COO and Co-Founder of Paga
Piggybank.ng is an online savings platform that enables savers to put away funds that they don’t want to withdraw easily. They can save as little as $1 a day and then restrict when they withdraw their savings to specific set dates they choose.
It was co-founded by odun eweniyi in 2016 with her business partners Somto Ifezue and Joshua Chibueze and ever since the business has been doing well.
Early Life and Education
Ms. Eweniyi was born in Abeokuta, Ogun State, South West of Nigeria. She earned a Bachelor’s degree in computer engineering from the Covenant University, also in Ogun state. she has three younger siblings
Eweniyi began her career as a social media manager for Somto Ifezue, with whom she later cofounded PushCV. The company was their first big break, having raised enough venture capital.
She graduated first in her Computer Engineering class in 2013, and her parents, like many middle-class Nigerian families, wanted her to pursue a Masters degree next. “I started applying to schools, and I was accepted into two Ivy League universities, which was really cool,” Odunayo said.
Odunayo was on her way back from a job interview two weeks after graduating from university when her would-be co-founder, Somto, saw her through a window and called out to her. She had been thinking about the job she had just interviewed for (and gotten), so when she met Somto and learned about their discount card startup, Parolz, she decided to join them instead.
Somto had been a pretty awesome engineer since their days at Covenant University (Odunayo claims he once built a miniature airplane that could fly in college), so she figured she had nothing to lose. Odunayo’s life would be forever altered as a result of that event.
“The idea behind PushCV was that there were at least 380 people in Nigeria for every job advertised in 2009.” This entailed sifting through hundreds of CVs. Employers had to sort through the first 10 or 20 applications, conduct interviews, and move on, leaving the majority of applications unanswered. “At PushCV, we developed a system in which job applications are pre-screened, and the top ten applicants are identified and referred to employers for interviews,” she explains.
Eweniyi gained valuable experience as a social media manager at SAJ Parolz Ent, a junior editor at TechCabal, editor-in-chief at Tech Point, and a founding writer at Zikoko; these positions were critical to her success at PushCV.
Odunayo was working at Parolz while also conducting interviews with Bankole Oluwafemi and writing for Techcabal (yes, that happened). Meanwhile, Somto was developing CV Flash to assist people who couldn’t write CVs properly or did so in poor English.
Somto needed help with the CV service he was building at some point, and Odunayo joined him to help write CVs for people, effectively becoming a co-founder. Customers soon began asking them not only to write CVs, but also to send them to employers. So they did exactly that. “That’s how PushCV was literally born,” she told Dotun Olowoporoku in February.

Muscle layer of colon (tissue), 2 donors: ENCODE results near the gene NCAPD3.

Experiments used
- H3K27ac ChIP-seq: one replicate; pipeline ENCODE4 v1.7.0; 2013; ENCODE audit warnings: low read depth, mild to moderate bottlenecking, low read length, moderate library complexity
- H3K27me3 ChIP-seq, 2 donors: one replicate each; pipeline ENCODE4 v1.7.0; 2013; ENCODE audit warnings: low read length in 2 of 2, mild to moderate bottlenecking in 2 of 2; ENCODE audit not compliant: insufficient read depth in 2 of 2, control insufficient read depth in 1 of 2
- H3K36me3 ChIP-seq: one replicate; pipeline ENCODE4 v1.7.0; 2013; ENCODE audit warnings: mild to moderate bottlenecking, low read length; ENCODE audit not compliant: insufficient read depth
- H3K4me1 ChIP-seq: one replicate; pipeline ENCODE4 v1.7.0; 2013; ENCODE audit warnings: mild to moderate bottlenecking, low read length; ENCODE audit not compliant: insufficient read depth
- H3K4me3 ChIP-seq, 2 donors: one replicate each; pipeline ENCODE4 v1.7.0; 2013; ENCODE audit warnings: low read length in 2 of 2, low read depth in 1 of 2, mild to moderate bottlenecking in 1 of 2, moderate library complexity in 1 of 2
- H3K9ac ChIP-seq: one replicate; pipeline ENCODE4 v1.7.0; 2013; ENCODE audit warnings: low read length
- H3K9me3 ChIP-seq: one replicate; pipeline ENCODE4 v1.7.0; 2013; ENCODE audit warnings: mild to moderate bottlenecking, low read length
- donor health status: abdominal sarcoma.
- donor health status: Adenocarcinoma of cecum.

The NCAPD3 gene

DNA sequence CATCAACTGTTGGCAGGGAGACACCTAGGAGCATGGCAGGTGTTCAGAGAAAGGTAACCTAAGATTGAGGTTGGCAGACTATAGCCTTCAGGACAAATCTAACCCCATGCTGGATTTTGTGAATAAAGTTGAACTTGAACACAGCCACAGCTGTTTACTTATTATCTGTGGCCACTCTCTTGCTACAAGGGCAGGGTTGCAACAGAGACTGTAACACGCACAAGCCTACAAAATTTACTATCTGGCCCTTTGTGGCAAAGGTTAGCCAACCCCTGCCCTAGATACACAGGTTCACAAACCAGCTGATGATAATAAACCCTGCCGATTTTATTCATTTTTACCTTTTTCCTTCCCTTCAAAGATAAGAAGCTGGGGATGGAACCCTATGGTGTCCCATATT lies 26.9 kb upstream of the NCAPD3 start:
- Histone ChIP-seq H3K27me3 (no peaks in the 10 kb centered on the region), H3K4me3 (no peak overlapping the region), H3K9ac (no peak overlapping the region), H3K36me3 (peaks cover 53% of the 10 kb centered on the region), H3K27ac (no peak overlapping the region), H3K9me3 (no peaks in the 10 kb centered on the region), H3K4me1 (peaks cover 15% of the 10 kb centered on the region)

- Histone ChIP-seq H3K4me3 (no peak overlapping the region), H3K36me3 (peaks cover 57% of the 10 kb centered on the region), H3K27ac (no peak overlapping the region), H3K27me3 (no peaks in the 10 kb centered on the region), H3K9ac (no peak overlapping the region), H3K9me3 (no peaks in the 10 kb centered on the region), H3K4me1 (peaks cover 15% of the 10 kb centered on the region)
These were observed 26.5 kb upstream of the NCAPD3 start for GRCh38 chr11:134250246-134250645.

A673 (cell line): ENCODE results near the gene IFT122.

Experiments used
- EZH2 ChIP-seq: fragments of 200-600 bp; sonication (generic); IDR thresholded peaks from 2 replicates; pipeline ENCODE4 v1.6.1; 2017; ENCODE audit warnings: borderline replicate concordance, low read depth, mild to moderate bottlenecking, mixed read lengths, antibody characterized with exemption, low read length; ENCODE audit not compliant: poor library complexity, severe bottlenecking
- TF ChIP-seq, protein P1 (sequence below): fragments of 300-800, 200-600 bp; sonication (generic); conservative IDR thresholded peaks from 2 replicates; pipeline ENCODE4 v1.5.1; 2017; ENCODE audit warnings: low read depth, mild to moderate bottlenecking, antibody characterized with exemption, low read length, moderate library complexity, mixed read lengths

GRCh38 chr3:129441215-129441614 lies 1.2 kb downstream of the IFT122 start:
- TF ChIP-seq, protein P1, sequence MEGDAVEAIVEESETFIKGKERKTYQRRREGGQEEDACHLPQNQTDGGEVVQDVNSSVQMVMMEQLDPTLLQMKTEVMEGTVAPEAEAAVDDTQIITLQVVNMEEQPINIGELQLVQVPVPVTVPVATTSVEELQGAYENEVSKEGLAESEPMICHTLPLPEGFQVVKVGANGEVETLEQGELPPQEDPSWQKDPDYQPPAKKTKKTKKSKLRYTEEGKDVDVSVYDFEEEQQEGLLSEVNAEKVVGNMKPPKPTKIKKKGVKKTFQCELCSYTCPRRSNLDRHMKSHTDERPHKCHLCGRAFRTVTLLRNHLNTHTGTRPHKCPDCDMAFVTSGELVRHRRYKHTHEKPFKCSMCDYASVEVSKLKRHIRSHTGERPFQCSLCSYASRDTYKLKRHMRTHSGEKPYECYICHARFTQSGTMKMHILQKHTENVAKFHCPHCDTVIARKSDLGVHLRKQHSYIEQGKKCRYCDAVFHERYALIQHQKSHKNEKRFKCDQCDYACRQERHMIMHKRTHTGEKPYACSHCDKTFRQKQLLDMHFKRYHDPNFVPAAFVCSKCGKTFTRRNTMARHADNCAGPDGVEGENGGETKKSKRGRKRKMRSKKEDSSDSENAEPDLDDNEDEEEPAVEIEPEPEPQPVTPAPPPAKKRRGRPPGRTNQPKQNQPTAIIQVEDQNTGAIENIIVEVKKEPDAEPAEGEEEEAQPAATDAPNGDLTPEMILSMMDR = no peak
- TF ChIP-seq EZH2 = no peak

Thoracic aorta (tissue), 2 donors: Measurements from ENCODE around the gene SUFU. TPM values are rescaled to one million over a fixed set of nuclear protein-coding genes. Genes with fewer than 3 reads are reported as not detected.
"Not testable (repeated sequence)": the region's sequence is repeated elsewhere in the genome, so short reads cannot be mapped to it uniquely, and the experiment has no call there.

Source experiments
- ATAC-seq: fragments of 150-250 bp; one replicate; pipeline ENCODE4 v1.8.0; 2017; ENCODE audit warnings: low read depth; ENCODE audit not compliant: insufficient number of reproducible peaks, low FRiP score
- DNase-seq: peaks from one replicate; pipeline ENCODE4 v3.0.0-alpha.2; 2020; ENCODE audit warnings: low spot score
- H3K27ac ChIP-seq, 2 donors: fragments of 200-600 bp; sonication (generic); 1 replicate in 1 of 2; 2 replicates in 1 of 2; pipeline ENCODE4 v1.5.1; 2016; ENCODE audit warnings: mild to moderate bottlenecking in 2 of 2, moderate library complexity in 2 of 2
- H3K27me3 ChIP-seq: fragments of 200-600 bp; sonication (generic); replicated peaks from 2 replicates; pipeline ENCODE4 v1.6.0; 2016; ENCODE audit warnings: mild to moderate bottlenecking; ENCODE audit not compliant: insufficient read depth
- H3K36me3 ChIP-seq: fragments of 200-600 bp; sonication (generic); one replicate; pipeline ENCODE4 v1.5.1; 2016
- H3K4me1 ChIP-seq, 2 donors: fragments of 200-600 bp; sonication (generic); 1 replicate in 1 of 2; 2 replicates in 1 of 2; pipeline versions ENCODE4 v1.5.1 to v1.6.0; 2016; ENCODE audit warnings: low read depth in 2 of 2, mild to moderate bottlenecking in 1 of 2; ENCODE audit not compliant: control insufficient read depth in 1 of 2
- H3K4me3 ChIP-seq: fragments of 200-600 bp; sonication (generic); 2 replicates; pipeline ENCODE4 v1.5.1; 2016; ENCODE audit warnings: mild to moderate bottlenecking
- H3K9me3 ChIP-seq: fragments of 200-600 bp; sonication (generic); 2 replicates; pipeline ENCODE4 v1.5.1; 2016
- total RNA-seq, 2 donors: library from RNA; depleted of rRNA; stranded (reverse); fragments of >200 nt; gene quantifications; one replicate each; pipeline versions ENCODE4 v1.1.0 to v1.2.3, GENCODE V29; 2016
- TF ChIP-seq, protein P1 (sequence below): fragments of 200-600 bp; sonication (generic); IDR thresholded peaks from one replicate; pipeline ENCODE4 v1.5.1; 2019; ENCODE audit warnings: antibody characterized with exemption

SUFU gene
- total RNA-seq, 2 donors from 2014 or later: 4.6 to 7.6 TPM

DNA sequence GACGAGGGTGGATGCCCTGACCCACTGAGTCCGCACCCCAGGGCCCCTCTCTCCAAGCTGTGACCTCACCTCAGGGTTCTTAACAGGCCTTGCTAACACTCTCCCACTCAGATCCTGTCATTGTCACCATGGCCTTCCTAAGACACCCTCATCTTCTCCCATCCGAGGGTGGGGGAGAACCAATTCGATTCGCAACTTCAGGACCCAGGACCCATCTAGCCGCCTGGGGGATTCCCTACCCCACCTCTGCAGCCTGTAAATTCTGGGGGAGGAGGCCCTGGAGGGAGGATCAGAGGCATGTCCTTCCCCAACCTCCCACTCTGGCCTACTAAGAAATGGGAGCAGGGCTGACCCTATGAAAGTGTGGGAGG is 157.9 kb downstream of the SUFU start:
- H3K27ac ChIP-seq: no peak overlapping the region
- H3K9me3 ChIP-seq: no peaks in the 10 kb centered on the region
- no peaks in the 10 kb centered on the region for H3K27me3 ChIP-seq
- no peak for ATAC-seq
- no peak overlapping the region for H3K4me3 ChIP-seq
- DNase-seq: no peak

By March 2014, the team (which included the other four members of the group) realized that the discount card business was failing, so they shifted their focus to PushCV. But Jobberman was already a thing, and they needed to stand out. They reasoned that rather than simply sending job applications to employers (as Jobberman does), a great differentiator would be to screen the applicants first and then send the best candidates to the employers, thus becoming a platform for pre-screened job candidates rather than just candidates.
They had formed a team and applied to Olumide Soyombo’s Leadpath Nigeria by August 2014. He invited the team to a meeting and then wrote a check for $25,000 – their first investment – and provided them with office space.
PushCV was profitable by the end of 2015, and the team was already planning the next step. It was wonderful to assist people in finding work, but the team felt they could do more. Not long after PushCV, she collaborated with Joshua Chibueze to co-found PiggyVest, an online savings and investment platform with over two million customers.
Then, on the last day of the year, someone on Twitter shared pictures of her kolo, in which she had saved N1000 every day of the year. Josh Chibueze, one of Odunayo’s co-founders, immediately began looking for a way to digitize this concept. They asked PushCV users what else they could do to help, and saving salaries was the most popular response. By mid-January 2016, version one of the Piggybank product was ready.
In 2018, Odun won the Future Awards Africa Prize in Technology. In 2019, she was on Forbes Africa 30 under 30 Technology list. She was named as one of 30 Quartz Africa Innovators for 2019.
She was on Forbes Africa’s list of 20 New Wealth Creators in Africa 2019. She was nominated for The Future Awards Africa Prize for Young Person of The Year in 2020. Odun was also listed on Bloomberg 50 2020. She was listed on Time 100 Next 2021 for her joint contributions during the End SARS protests of October 2020. In March 2022, Odun won the Forbes Woman Africa Technology and Innovation Award.
Odun Eweniyi’s networth estimate is not known to the public.